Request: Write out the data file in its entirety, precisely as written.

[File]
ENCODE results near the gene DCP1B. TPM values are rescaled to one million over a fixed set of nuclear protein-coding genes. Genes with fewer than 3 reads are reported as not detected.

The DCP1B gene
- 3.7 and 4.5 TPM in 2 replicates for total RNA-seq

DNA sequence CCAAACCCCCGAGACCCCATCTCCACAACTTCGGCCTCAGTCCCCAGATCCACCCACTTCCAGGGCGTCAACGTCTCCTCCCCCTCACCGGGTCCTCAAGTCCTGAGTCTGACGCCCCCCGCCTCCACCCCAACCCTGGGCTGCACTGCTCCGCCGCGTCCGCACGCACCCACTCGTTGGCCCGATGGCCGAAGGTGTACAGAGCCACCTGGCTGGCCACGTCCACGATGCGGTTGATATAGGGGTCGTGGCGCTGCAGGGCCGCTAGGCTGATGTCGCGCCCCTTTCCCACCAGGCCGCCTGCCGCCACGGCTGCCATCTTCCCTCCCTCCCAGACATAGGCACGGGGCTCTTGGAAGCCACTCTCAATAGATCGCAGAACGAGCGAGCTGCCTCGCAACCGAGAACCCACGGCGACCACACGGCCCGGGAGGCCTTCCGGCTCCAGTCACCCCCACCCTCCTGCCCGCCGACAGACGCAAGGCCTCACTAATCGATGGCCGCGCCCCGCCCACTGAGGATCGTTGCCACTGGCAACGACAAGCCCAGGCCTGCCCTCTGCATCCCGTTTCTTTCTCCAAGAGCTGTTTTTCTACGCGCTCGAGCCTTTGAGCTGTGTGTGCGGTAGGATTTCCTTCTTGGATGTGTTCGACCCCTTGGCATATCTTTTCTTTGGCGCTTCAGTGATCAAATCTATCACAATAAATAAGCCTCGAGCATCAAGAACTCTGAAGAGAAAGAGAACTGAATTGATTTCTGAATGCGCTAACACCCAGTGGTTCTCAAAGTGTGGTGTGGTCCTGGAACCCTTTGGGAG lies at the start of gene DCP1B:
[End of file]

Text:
ENCODE results near the gene DCP1B. TPM values are rescaled to one million over a fixed set of nuclear protein-coding genes. Genes with fewer than 3 reads are reported as not detected.

The DCP1B gene
- 3.7 and 4.5 TPM in 2 replicates for total RNA-seq

DNA sequence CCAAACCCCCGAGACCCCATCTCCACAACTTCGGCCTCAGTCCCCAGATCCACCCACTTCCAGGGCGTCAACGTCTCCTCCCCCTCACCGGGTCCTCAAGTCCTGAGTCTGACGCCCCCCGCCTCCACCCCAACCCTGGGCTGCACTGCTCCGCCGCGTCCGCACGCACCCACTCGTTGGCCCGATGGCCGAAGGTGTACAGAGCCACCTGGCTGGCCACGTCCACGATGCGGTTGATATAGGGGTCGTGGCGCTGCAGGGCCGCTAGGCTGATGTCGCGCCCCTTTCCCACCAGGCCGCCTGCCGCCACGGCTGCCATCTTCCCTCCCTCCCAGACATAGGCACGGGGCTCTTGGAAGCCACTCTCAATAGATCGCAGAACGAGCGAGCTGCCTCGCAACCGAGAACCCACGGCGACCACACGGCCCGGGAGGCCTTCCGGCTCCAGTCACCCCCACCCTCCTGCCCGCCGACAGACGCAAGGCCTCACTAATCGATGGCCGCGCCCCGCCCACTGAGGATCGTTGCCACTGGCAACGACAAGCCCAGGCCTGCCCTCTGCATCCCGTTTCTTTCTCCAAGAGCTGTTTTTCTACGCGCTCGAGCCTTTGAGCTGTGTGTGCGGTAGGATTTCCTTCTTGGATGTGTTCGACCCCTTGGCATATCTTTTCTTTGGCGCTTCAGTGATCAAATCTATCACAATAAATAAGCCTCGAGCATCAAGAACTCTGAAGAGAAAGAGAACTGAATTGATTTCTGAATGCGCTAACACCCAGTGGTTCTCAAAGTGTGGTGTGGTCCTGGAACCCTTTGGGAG lies at the start of gene DCP1B: